Never.
 We expect Kroger to dust off its 1984 threat to leave Michigan. But that old dog won't hunt any more. Neither will threatening to turn the stores into Foodlands.
 That won't happen for three reasons:
 First, because customers will see through the charade; second, because the Kroger strikers will soon begin educating consumers with the facts about Foodland; and third, because no franchise operator will buy a store with a picket line at the door -- and the picket line won't go away until our members are back on their jobs. The name on the door might change, but the jobs belong to our members.
 Kroger should ask itself what response to expect from the UFCW? The answer is: Phase Two.
 On Tuesday, leaders of the UFCW local unions with more than 100,000 Kroger members from across America will meet at the Airport Holiday Inn to develop a program of support for Michigan Kroger workers.
 Kroger is stripping its out-of-state stores of management employees and shipping them to Detroit to break our strike. That's an outrageous provocation to our local unions.
 Later in the week, UFCW locals in the mid-Atlantic area will be delivering truckloads of food for Kroger workers.
 The UFCW nationally is raising more than $200,000 to help our members meet those emergencies that always arise in a strike. And that's just a down payment.
 This is a Michigan fight with national implications.
 Kroger wants to make an example of Michigan workers to put fear into the hearts of our members before their contract negotiations. That's why Kroger strikers will be traveling to other locals to explain, worker to worker, how Kroger treats workers who ask nothing more than a just and fair contract. How Kroger thinks it's wrong for employees to want to earn a decent wage so that they can shop in the stores where they work.
 Phase Two will be Kroger's worst nightmare, but we also intend to make Mr. Pichler's dream come true. In his letter to shareholders, Mr. Pichler -- Kroger's top officer -- said in all caps: "YOUR MANAGEMENT DESIRES TO HAVE A LARGE NUMBER OF THE SHAREHOLDERS REPRESENTED AT THE MEETING."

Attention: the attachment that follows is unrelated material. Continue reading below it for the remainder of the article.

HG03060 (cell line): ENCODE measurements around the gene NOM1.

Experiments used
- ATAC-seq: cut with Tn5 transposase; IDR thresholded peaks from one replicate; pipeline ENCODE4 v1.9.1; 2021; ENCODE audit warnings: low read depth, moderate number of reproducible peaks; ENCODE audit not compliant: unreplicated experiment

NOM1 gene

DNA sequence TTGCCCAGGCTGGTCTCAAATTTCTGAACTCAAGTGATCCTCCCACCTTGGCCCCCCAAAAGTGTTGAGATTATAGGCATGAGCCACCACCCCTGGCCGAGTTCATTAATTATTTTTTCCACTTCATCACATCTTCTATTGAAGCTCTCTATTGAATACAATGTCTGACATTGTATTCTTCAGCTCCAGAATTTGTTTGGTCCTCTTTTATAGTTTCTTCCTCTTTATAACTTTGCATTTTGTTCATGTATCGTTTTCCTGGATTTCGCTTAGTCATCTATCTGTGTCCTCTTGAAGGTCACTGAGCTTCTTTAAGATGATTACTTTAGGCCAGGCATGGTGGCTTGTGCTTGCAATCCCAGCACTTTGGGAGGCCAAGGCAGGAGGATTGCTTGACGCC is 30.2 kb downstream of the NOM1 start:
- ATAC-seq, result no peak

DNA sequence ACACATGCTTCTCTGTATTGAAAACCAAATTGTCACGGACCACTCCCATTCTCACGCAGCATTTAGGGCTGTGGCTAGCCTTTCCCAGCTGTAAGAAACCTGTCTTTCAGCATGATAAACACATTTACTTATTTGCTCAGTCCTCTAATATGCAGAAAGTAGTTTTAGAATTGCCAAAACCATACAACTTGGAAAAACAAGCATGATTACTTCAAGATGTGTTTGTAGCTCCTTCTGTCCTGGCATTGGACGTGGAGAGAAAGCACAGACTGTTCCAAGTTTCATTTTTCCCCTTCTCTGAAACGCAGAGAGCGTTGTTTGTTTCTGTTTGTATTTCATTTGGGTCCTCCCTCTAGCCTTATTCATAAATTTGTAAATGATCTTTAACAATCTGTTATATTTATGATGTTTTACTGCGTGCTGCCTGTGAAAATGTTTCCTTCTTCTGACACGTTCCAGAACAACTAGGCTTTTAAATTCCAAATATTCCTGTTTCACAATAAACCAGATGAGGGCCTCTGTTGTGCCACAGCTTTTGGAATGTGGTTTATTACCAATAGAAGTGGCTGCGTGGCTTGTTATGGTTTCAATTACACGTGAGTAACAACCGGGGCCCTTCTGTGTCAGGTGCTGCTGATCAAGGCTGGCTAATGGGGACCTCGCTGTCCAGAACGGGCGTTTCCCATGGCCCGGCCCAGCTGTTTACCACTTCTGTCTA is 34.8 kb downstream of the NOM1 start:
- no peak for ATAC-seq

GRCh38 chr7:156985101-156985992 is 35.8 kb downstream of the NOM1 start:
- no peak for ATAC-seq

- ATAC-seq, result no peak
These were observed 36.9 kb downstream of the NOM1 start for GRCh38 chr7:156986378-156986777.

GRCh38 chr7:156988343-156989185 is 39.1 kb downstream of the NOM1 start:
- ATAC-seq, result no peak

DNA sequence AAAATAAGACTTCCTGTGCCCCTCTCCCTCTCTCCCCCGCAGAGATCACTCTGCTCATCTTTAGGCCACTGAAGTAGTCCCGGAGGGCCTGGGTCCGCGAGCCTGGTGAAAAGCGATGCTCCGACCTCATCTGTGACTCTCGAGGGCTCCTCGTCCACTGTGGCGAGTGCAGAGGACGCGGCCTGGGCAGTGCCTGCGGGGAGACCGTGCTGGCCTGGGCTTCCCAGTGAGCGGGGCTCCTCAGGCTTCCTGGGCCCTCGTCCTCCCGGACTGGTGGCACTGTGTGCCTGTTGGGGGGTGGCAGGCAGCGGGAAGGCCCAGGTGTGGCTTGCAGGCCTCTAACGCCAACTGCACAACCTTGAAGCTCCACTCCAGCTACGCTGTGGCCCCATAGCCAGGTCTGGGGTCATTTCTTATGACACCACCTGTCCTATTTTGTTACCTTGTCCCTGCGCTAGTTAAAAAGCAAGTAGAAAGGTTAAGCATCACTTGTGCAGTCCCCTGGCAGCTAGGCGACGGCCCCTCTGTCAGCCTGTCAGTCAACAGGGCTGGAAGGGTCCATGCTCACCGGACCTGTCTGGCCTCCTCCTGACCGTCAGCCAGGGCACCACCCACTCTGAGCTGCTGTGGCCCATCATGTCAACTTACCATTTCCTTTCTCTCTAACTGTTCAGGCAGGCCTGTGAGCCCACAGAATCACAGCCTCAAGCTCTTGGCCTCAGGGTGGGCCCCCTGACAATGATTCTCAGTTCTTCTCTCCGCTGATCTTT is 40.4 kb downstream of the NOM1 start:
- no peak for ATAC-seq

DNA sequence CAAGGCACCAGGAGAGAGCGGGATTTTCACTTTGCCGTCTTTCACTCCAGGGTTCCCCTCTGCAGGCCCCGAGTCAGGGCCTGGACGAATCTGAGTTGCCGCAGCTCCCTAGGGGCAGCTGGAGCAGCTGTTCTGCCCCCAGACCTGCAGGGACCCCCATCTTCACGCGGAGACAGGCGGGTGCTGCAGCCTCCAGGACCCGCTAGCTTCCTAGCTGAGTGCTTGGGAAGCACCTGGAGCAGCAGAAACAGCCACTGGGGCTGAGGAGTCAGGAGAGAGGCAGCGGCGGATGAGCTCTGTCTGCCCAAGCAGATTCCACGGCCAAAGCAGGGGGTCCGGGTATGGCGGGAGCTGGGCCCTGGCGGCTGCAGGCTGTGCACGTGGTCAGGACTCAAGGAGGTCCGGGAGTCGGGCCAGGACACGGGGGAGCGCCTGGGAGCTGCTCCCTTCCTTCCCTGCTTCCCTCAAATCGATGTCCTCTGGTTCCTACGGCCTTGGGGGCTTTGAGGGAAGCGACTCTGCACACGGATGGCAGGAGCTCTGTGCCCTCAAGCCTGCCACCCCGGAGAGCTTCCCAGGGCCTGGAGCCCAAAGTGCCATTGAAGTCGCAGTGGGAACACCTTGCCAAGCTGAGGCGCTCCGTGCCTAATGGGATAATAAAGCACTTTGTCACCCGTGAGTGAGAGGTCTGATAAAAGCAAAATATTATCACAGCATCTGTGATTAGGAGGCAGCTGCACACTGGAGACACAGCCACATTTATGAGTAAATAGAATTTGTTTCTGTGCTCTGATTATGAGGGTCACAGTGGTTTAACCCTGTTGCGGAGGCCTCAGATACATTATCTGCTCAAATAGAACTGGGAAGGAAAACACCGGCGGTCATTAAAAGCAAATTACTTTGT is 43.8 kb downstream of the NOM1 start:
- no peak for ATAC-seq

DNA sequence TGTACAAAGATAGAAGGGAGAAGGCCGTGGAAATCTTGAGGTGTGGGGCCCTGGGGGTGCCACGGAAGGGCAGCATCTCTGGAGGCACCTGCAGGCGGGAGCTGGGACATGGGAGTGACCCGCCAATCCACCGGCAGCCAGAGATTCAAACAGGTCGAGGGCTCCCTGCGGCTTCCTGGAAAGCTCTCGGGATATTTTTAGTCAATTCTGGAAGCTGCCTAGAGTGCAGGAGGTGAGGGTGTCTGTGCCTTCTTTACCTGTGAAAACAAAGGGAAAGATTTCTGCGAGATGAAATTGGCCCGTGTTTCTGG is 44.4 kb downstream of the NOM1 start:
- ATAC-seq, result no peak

That's the annual meeting on May 21st in Cincinnati.
 Kroger brags that 35 percent of its stock is employee-owned. Many are walking picket lines in Michigan.
 The striker/shareholders will fill BOTH roles at the annual meeting -- carrying picket signs outside as strikers, and asking questions inside of the CEO who works for them. Questions about throwing away market share by giving customers a reason to shop elsewhere.
 They'll ask about Michigan Kroger's demands to undermine the incentive program that Mr. Pichler himself says is the motivation for "Kroger employees ... to maintain a cost-efficient, highly productive work environment."
 That's a direct quote.
 The striker/shareholders want Mr. Pichler to explain how much job "satisfaction" is there in part-time, dead-end jobs.
 Our members can't get answers to these questions at the bargaining table, so as shareholders, they'll demand answers from Mr. Pichler.
 In the final analysis, Kroger is making a grave mistake. In a business based on customer service, Kroger is taking for granted those employees who serve the customer. This charade of negotiations only compounds the disastrous management miscalculations that led to this strike.
 The UFCW regrets that these talks didn't end in a settlement. But it takes two to negotiate. Sooner or later, Kroger will be ready to negotiate. When they are, the UFCW will be there -- ready, willing and prepared to negotiate a compromise that is fair to both the employees and to Kroger.
 -0- 5/8/92
 /CONTACT: Ron Kean of UFCW, 313-585-9671/
 (KR) CO: United Food & Commercial Workers Union; Kroger Co. ST: Michigan IN: REA SU:


ML-JG -- DE033 -- 8274 05/08/92 17:10 EDT
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Date:May 8, 1992